I was actually on holiday in Nice, France around this time last year when I decided I wanted to start a blog (holidays, remember them?). I’d started listening to Calvin Park’s Under A Pile of Books podcast and binged through all the episodes while sitting on the balcony of my Airbnb sipping Carrefour rosé cider in the warm dusk of the Côte d’Azur. I’d also started following some of the folks from The Fantasy Inn on Twitter, noteably Sara and Jenia, who happened to be organising a readathon around the same time. I enjoyed getting involved in that and found this little community so welcoming I just wanted to be more involved. I don’t think they know it, but right at the start it was these three folks that did the most to make me feel welcome and encouraged me to be part of the online book community. So a special thanks to them, I raise my glass to you.

Obviously since then I’ve made new pals who share my love of all things speculative and found a bunch of other really quite wonderful blogs to follow. The recommendations I’ve got from you all have improved my reading life immeasurably.

I was a big SFF nerd beforehand obviously, but in hindsight the range of books I was exposed to was quite homogenous and I wasn’t adventurous at all, despite what protestations past me might have had if you told him that. Not to say none of those books were any good (I still think A Song of Ice and Fire is one of the best fantasy series I’ve ever read, despite how unfashionable that might be now) but over the past year my horizons have expanded beyond recognition and some of my now favourite authors are writers who I would likely never have heard of without the book community.

Jade City and Jade War by Fonda Lee are hands down some of the best fiction I’ve ever read; everything P. Djèlí Clark has ever written blows me away; Snow Over Utopia by Rudolfo A. Serna and Coil by Ren Warom, both published by small press Apex Publications; and most recently I’ve finally started getting into some of the fantastic self-published fiction that graces the shelves of the SFF world these days, with books like The First of Shadows by Deck Matthews and The Sword of Kaigen by M. L. Wang. These are just a small selection of the amazing books I’ve encountered over the last year that otherwise I simply would not know about.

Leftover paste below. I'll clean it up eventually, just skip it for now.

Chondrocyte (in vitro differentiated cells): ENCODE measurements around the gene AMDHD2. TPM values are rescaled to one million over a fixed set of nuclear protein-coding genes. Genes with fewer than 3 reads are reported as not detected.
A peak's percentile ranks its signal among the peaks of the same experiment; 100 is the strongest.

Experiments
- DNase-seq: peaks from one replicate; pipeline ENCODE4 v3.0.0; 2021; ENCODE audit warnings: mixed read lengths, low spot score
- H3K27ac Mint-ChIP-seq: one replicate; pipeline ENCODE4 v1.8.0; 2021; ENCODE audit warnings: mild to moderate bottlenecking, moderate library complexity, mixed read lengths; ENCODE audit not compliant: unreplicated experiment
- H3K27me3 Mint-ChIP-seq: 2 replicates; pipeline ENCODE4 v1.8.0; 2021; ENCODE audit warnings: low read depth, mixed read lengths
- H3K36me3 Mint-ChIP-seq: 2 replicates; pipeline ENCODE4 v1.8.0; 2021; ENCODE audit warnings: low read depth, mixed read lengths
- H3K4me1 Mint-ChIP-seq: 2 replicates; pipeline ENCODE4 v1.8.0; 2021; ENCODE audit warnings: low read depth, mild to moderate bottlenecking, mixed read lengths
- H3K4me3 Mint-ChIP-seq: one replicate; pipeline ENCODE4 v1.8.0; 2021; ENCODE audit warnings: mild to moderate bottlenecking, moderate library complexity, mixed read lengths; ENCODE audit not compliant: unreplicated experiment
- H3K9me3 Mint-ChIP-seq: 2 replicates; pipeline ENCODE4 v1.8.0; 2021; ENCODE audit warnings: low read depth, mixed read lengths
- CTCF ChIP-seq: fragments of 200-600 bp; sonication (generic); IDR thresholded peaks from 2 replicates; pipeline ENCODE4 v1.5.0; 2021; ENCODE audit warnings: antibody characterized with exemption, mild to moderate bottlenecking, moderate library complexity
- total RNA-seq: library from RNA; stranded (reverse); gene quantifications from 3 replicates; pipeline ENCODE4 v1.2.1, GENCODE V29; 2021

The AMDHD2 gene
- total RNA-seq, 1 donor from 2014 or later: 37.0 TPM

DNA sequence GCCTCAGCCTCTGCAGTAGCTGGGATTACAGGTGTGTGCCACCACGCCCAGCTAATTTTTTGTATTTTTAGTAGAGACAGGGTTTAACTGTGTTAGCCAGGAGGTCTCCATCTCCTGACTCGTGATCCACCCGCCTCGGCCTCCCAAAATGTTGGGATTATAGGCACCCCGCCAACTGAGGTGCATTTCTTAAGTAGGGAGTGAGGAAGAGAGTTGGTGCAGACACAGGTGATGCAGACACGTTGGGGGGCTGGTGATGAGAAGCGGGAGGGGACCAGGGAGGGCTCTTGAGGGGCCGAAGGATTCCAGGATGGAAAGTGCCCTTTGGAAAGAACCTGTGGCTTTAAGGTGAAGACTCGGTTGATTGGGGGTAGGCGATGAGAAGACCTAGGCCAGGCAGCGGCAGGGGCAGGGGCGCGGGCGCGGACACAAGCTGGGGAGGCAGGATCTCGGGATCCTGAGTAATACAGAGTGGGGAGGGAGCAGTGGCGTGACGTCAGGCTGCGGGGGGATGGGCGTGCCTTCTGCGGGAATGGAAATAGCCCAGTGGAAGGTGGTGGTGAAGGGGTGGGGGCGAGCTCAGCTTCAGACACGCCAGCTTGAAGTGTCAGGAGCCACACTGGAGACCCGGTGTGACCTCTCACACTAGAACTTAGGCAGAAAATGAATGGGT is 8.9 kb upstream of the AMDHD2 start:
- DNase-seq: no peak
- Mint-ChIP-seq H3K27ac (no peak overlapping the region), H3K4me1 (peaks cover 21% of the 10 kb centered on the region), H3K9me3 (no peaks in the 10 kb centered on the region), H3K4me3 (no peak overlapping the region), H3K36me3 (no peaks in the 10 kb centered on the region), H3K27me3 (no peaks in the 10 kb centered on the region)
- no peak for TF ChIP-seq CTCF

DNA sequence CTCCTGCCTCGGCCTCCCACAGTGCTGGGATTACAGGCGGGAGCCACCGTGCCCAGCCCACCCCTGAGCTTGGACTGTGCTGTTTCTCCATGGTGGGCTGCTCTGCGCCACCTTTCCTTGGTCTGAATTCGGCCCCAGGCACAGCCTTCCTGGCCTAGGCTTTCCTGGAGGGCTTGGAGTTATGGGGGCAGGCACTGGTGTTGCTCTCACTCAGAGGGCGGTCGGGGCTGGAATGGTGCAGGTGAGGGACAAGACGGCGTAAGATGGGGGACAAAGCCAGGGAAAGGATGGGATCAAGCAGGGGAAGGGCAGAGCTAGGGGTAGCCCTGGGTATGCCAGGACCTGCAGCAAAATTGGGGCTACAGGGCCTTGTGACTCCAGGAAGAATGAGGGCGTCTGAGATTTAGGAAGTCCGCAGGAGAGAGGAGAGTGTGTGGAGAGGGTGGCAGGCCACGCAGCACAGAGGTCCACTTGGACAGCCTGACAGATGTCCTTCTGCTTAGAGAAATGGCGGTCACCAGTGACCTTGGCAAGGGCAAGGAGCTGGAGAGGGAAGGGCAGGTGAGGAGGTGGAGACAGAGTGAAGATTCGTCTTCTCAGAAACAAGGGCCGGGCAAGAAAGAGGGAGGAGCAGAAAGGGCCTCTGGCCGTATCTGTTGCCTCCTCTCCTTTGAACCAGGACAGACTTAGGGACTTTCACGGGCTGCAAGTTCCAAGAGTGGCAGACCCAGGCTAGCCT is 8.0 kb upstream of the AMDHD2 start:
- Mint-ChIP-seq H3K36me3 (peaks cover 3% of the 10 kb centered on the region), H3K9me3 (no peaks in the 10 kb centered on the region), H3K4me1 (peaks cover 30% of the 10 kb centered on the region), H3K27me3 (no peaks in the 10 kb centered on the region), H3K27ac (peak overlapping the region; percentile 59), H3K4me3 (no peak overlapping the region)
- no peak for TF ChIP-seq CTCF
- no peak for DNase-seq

So I owe a big debt of gratitude to all you guys, for your recommendations and insightful reviews, as well as for your kindness and warmth in welcoming a new member into your flock. Here’s to you all and long may our little community flourish. Cheers!


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Reading Update 20/09/2020

Updates

Recently Finished: THE FIRST OF SHADOWS by Deck Matthews
I decided to pick this up after reading Rin’s review on her blog The Thirteenth Shelf. Rin is someone whose reading opinions I value a lot when it comes to books I’d also like as we share a lot of opinions on what makes a good story. THE FIRST OF SHADOWS is a frenetically-paced high fantasy novella(!!!) that packs a ton of engrossing world-building and heart-pounding action into a very small space. I’ll be writing a full review soon and also delighted to announce an upcoming interview with Deck Matthews himself, so keep your eyes peeled.

Currently Reading: THE ONLY GOOD INDIANS by Stephen Graham Jones
This is my first Stephen Graham Jones book and I’ve struggled to settle into it. A dark blending of classic horror and dramatic narrative, it follows four American Indian men after a disturbing event from their youth puts them in a desperate struggle for their lives. Tracked by an entity bent on revenge, these childhood friends are helpless as the culture and traditions they left behind catch up to them in a violent, vengeful way. The story is interesting but the prose is quite odd and I find I’m having to do a lot of going back over stuff to understand what’s going on, which is affecting my enjoyment somewhat.

Next Read: THE SWORD OF KAIGEN by M. L. Wang